Rub olive oil into the outside of the skin of the chicken.  Make sure to coat the whole exterior of the bird with the oil. Sprinkle liberally with salt and pepper.  Put in the oven for 10 minutes.  After that, turn the oven temperature down to 350 degrees Fahrenheit and cook for about 1 hour more, until a meat thermometer registers on the poultry setting (consult All Recipes for additional cooking times for larger chickens).  You might need to cook it for another 10-15 minutes after the hour mark, but let the thermometer guide you on that.
Remove chicken from the roasting pan, set on serving platter, and cover with foil. Roasting pan should be the type that can be placed on a stovetop burner.  Put pan on burner over low heat.  Add onion and garlic to the pan and mash the garlic into small pieces with the back of a fork.  Cook for 2 minutes.
Lots of great drippings to make gravy
Add in thyme sprigs and wine and let cook until the wine has reduced by one-half.  Add lemon juice and stir together.  Mash together butter and flour and whisk into the liquid in the pan until it is combined thoroughly.  Gradually add in chicken stock and cook until the mixture is rich and thick.  Add salt and pepper and adjust seasoning to taste.  Strain gravy(or not, depending upon your taste) and serve hot with the chicken (see photo above of plated meal).
Cheesy Potato Gratin
Butter (or butter wrapper), to grease the baking pan
½ c. whole milk
½ c. heavy cream
1 pinch ground nutmeg
1 pinch salt
1 pinch black pepper
2 cloves garlic, peeled and cut in half
2 thyme springs
2 large Russet potatoes, sliced thinly (I use a mandoline)
¼ tsp. ground nutmeg
¼ tsp. salt
¼ tsp. black pepper
1 tsp. thyme leaves
¼ c. grated Gruyère or Comté cheese
Preheat oven to 350 degrees Fahrenheit.  Butter small casserole dish (9 x5.5-inches or smaller).  In microwaveable measuring cup, combine the milk, cream nutmeg, salt, pepper, garlic, and thyme springs (i.e., the next 7 ingredients), and heat in microwave oven on high for a minute or on the beverage setting.  Remove from oven and cover to let mixture steep for a few minutes.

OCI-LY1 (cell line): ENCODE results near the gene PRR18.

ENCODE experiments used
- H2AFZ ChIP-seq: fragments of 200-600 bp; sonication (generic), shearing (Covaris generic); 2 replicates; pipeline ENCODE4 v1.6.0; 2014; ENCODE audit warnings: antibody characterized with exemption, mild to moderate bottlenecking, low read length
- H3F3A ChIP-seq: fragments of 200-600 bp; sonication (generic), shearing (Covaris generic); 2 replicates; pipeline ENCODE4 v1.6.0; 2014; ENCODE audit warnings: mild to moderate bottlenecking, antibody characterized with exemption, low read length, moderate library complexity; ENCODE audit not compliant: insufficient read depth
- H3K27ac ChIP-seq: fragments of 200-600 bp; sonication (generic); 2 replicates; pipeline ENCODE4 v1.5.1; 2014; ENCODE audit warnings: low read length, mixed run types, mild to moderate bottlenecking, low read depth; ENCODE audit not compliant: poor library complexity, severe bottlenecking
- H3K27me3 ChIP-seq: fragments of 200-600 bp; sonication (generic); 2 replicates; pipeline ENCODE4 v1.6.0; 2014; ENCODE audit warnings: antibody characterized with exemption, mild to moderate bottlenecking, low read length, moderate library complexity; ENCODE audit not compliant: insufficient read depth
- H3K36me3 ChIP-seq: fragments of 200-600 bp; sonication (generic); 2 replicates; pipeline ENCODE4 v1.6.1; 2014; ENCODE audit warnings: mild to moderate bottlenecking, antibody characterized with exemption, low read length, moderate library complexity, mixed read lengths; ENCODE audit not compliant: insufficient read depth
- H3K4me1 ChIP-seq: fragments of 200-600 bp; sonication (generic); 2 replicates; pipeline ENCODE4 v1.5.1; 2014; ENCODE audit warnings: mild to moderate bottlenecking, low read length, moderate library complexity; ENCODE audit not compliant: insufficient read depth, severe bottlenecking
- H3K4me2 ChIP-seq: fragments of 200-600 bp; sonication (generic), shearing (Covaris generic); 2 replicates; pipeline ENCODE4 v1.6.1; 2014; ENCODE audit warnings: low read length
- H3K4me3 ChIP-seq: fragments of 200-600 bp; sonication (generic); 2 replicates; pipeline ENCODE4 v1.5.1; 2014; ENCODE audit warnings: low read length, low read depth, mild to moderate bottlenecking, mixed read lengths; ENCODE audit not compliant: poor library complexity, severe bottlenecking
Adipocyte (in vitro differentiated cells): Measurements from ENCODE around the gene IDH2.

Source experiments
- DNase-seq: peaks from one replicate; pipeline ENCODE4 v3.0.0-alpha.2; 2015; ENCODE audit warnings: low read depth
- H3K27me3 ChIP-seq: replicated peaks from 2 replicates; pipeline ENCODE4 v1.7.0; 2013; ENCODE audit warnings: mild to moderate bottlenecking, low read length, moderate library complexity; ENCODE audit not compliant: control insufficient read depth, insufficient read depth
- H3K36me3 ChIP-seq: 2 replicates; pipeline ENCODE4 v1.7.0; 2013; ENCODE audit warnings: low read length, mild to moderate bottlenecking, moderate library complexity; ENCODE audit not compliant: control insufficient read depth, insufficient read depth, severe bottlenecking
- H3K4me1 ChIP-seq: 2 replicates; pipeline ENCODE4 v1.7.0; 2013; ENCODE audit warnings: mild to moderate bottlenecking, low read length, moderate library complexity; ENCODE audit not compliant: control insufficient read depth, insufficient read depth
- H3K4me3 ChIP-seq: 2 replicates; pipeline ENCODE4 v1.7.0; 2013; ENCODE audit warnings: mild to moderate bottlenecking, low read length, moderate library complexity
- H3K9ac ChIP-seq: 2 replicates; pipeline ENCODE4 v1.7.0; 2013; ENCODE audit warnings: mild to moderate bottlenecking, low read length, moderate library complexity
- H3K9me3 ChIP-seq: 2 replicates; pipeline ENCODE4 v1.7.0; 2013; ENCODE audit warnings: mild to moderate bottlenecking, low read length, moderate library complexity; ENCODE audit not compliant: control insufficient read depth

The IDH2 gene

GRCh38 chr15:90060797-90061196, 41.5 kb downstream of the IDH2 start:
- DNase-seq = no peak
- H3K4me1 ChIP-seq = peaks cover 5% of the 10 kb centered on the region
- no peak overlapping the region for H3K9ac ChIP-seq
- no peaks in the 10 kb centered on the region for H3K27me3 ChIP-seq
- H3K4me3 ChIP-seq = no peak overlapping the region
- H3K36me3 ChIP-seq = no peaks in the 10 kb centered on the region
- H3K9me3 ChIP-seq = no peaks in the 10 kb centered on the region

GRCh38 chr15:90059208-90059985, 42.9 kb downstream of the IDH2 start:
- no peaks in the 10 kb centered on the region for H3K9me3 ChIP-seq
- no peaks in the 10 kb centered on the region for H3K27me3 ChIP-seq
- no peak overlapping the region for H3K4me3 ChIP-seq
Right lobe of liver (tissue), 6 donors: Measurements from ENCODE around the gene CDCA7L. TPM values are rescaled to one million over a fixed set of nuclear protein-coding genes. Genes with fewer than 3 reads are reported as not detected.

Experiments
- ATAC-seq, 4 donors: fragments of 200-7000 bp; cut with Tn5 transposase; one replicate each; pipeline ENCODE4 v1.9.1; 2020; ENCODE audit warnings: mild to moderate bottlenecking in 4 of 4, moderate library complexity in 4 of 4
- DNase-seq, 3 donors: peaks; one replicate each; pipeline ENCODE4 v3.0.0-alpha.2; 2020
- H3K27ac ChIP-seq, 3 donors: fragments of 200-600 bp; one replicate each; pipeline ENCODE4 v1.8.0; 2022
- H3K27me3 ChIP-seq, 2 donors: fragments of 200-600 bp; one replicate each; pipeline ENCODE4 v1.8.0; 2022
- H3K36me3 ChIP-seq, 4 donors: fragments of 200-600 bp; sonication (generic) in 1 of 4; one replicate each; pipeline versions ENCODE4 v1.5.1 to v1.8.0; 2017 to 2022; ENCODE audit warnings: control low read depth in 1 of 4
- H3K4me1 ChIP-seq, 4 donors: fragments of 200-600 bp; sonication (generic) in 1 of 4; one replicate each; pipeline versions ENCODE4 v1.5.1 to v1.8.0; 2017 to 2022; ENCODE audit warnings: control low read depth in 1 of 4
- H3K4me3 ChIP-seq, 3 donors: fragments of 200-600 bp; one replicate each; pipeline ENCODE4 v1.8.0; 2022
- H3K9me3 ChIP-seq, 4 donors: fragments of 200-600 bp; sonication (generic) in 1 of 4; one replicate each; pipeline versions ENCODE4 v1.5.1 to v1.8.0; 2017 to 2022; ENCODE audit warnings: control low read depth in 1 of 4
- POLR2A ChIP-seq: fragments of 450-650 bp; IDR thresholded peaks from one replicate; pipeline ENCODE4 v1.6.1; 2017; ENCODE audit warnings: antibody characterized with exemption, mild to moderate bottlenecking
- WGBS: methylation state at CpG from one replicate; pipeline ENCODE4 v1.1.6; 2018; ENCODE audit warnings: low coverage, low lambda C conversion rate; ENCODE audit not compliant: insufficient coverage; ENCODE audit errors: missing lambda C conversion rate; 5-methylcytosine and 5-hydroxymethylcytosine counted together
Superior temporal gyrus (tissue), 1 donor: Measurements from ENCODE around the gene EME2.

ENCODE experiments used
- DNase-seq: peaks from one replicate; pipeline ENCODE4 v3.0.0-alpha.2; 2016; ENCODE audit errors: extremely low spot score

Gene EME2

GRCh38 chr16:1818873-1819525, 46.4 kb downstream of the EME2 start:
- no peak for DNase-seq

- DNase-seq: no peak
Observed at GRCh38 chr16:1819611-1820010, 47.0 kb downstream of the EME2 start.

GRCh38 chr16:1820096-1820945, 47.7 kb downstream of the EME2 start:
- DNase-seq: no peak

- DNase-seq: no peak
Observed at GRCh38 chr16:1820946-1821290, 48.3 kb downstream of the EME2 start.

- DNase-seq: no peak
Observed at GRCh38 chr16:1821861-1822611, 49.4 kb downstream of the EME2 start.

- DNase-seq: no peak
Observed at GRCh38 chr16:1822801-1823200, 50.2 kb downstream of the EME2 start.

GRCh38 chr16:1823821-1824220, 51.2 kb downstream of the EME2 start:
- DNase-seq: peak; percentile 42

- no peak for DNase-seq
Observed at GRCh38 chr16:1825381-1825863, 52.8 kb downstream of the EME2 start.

In the meantime, start layering the potatoes into the buttered baking dish.  They should overlap slightly at the edges.  Putabout ¼ of the potatoes in the dish. Then, pour about ¼ c. of the liquid through a strainer or sieve over the potatoes.  The liquid should just come up to just below the top layer of potatoes.  Sprinkle top layer of potatoes with 1 pinch each of nutmeg, salt, and pepper.
Continue to layer the potatoes and to pour the liquid into the dish in the same manner for two more times, seasoning each layer with 1 pinch each of nutmeg, salt, and pepper. Put one more layer of potatoes in the dish and season with 1 pinch each of nutmeg, salt, and pepper.  Then, sprinkle the thyme leaves over the top of the potatoes and cover it with the grated cheese.  For this layer, delicately spoon over the strained liquid until it comes just below the cheese layer of the dish.  You might still have some liquid left, which you can discard or save for another use.
Cover dish with aluminum foil.  Place in oven to cook for 30 minutes.  Uncover the dish, place it on the top rack of the oven (if not already there), and cook for 15 minutes more to allow the top to get bubbly and golden brown. Remove from oven.  Allow it to sit for at least 5 minutes before trying to cut it into wedges toserve.  Be careful, as this dish will be piping hot.
This recipe hasn’t been uploaded online as far as I cantell, so this is the link to where it was first published on my website.  I have used MacIntosh and Jonagold apples, both with great success. Granny Smiths would be too tart and Golden and Red Delicious just don’t really stand up in this recipe.  It is also definitely worth it to indulge in real butter puff pastry if you have access to it.
Kitchen Witch Tip
The best thing to do is to make the Apple Tarte Tatin in advance.  That way, it can be put back in the oven to reheat while you are eating dinner.  The first task is to prep and cook the Chicken.  While the Chicken is cooking, prep the Potato Gratin. Thirty minutes before the Chicken is due to come out of the oven, put the Potato Gratin in on a bottom rack to cook, covered.
After you remove the Chicken from the oven, uncover the Potatoes and move them to the top oven rack to continue cooking and so that the top can brown.  While the Potatoes finish cooking, make the Gravy and put the Vegetables on the stovetop to cook.  The Gravy, Vegetables, and Potatoes should all finish at about the same time.  The resting time for the Potatoes can take place while you are plating up the Chicken and the rest of the food.  Turn the oven off and put the Apple Tarte Tatin in the ovento warm up for dessert (this doesn’t have to be served hot, but it is nice to have it a bit warm).
Buon appetito!

We Have a Fine & Raw Chocolate Giveaway Winner!!!

 
Congratulations to GANDORF57 whom the Randomizer selected as the winner for this prize!!!!  Thank you so much to everyone who participated in this giveaway.  The feedback on my article regarding this product was very interesting to read.